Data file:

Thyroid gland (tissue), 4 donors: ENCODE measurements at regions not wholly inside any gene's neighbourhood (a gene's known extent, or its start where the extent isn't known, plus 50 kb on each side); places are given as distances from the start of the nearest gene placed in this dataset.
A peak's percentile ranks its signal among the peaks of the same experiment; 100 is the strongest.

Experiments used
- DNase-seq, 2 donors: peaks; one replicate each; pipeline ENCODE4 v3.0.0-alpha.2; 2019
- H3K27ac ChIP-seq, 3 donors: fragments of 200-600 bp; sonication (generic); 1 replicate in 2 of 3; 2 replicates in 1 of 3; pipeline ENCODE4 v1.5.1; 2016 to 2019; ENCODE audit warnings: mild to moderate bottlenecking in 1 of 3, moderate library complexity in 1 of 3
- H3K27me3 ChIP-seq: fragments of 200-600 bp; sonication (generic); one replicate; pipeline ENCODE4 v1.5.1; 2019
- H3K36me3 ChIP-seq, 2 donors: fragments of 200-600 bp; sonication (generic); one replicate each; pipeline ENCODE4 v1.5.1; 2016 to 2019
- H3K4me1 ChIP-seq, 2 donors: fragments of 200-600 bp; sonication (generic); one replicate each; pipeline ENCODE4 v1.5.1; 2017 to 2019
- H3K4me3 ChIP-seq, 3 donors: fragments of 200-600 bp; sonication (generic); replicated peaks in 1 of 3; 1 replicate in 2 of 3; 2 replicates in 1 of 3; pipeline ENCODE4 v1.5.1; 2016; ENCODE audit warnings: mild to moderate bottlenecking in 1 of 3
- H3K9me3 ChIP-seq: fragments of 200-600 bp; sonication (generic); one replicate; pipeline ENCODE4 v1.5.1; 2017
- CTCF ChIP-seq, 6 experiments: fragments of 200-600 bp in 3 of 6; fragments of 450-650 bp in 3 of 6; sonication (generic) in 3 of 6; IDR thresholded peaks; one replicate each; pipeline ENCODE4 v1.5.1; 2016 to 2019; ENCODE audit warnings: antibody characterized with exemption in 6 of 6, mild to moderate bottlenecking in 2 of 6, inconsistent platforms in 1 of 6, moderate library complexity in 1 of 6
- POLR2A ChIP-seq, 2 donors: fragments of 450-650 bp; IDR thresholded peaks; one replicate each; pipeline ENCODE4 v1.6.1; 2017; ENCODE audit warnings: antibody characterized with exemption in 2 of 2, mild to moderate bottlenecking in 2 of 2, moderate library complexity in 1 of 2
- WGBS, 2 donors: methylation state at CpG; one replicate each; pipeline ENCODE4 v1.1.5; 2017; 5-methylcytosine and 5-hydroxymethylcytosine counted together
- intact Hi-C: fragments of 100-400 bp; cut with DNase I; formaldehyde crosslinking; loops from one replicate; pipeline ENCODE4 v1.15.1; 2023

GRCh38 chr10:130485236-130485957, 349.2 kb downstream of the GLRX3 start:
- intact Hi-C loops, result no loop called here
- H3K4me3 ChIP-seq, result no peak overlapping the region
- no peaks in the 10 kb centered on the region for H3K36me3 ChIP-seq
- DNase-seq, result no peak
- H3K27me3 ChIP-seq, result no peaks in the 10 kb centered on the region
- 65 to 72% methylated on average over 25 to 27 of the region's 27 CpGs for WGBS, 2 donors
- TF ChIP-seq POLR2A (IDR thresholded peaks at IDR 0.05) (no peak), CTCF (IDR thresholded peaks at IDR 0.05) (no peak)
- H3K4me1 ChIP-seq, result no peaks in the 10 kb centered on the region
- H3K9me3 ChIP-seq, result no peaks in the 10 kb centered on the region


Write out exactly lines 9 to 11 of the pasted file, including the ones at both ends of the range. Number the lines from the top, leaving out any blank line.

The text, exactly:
- H3K4me3 ChIP-seq, 3 donors: fragments of 200-600 bp; sonication (generic); replicated peaks in 1 of 3; 1 replicate in 2 of 3; 2 replicates in 1 of 3; pipeline ENCODE4 v1.5.1; 2016; ENCODE audit warnings: mild to moderate bottlenecking in 1 of 3
- H3K9me3 ChIP-seq: fragments of 200-600 bp; sonication (generic); one replicate; pipeline ENCODE4 v1.5.1; 2017
- CTCF ChIP-seq, 6 experiments: fragments of 200-600 bp in 3 of 6; fragments of 450-650 bp in 3 of 6; sonication (generic) in 3 of 6; IDR thresholded peaks; one replicate each; pipeline ENCODE4 v1.5.1; 2016 to 2019; ENCODE audit warnings: antibody characterized with exemption in 6 of 6, mild to moderate bottlenecking in 2 of 6, inconsistent platforms in 1 of 6, moderate library complexity in 1 of 6